A Montgomery County judge was under no obligation to grant a stay of proceedings to allow a litigant to change lawyers for a fourth time, the Court of Special Appeals held.
Last week’s decision affirmed a $14.4 million judgment against PLC Partners LLC and Sam Klein in favor of Silver Spring-based Choice Hotels International Inc.
According to the appellate court’s opinion, Choice Hotels sued PLC and Klein in 2009 after PLC defaulted on six short-term loans designed to assist it in developing hotels under Choice’s Cambria Suites brand. Klein had personally guaranteed all six notes.
Klein and PLC, in turn, sued Choice Hotels and the cases were consolidated in February 2009.
“In the seven months that followed, appellants replaced their counsel twice with each new set of counsel filing amended complaints,” Judge Alexander Wright Jr. wrote for the three-judge panel on Tuesday.
In January 2010, PLC’s case survived Choice’s motion to dismiss; however, the circuit court warned PLC and Klein they would have to cooperate closely with their lawyers on discovery matters, retain and prepare expert witnesses, and promptly hire a specialized vendor to deal with electronic discovery issues. The parties agreed to have discovery completed by May 28, 2010, for a trial to begin that August.
That April, however, PLC’s third set of lawyers moved to withdraw as counsel, “alleging in part that a ‘dysfunctional attorney-client relationship’ had arisen,” and that their erstwhile clients were not complying with the judge’s January directives.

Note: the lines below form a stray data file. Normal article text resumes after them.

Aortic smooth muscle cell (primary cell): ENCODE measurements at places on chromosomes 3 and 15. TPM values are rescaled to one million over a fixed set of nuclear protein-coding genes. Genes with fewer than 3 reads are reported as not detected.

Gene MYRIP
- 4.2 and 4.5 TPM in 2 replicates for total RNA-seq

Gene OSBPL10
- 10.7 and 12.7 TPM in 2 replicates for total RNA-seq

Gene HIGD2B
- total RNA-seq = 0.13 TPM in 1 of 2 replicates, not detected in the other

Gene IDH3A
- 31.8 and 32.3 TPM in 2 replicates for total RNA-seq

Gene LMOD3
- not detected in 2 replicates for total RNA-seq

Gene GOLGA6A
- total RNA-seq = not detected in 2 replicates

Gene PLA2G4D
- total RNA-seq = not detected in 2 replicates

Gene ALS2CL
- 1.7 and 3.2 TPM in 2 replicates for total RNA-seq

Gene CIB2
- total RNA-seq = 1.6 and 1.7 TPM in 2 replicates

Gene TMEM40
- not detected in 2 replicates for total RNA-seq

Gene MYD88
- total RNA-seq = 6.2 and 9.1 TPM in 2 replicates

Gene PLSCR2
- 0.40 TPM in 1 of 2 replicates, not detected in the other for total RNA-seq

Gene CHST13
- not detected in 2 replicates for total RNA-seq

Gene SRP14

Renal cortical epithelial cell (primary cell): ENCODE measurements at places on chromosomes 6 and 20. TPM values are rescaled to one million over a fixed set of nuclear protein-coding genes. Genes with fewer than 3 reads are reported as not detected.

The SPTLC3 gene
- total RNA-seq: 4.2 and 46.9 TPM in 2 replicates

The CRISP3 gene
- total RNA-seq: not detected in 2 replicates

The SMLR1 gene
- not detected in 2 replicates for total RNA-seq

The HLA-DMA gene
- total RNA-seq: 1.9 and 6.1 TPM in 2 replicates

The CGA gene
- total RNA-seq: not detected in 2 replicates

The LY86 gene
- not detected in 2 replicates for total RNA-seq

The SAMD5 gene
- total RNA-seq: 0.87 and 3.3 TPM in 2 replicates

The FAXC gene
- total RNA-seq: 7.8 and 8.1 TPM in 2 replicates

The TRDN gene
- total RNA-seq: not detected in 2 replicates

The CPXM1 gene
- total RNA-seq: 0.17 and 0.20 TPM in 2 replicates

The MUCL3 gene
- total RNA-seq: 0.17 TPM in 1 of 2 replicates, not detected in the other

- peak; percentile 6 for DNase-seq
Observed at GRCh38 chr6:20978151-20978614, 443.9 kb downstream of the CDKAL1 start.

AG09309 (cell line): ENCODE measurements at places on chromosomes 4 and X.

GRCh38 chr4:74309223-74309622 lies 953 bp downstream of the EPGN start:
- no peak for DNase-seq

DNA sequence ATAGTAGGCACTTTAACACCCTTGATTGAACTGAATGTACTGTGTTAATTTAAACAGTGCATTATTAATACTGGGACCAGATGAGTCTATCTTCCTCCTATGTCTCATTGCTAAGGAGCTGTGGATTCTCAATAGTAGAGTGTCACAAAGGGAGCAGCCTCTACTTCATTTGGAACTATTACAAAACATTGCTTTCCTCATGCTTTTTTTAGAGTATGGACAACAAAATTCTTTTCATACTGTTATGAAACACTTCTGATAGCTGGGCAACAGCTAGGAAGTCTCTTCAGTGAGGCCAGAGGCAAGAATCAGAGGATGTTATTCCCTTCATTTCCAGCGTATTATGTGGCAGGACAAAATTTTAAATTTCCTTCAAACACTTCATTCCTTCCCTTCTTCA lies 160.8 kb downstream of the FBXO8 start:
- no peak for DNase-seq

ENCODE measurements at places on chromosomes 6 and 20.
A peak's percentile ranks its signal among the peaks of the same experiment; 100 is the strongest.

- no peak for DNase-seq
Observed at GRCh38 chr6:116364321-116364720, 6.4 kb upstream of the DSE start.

The motion to withdraw was granted on April 19, 2010. About two weeks later, Klein sought a 21-day stay of all proceedings, saying he had been unable to retain new counsel in Maryland. Choice opposed the request.
At a status hearing on May 7, 2010 — three weeks before the discovery deadline — Klein reduced the requested delay to 10 days, saying he had been in a federal trial in New York and unable to find new counsel in Maryland. The court denied the request, recommending he consult with his lawyers in the New York case and have them retain local counsel.
Instead, Klein filed for a protective order in state court in New York, which precluded scheduled depositions from taking place. He did not appear for his own deposition, as ordered.
Choice sought sanctions, and the circuit court struck PLC and Klein’s second amended complaint as well as their affirmative defenses. Choice then filed for summary judgment, which the circuit court granted. It also made a motion for contractual attorneys’ fees and was given leave to submit evidence of the amount.
PLC and Klein filed an appeal before attorneys’ fees were determined, and the Court of Special Appeals remanded the case to the circuit court. On remand, Choice withdrew its motion for attorneys’ fees. The circuit court then vacated the prior award, updated the amount of pre-judgment interest due and entered judgment.
PLC and Klein appealed, challenging the denial of the stay of proceedings and the circuit court’s revision of the judgment on remand. The Court of Special Appeals affirmed the ruling on both counts.
The unreported opinion in PLC Partners LLC et al. v. Choice Hotels International Inc., No. 1579 of the September 2010 term, is available as RecordFax #12-0306-02, 15 pages.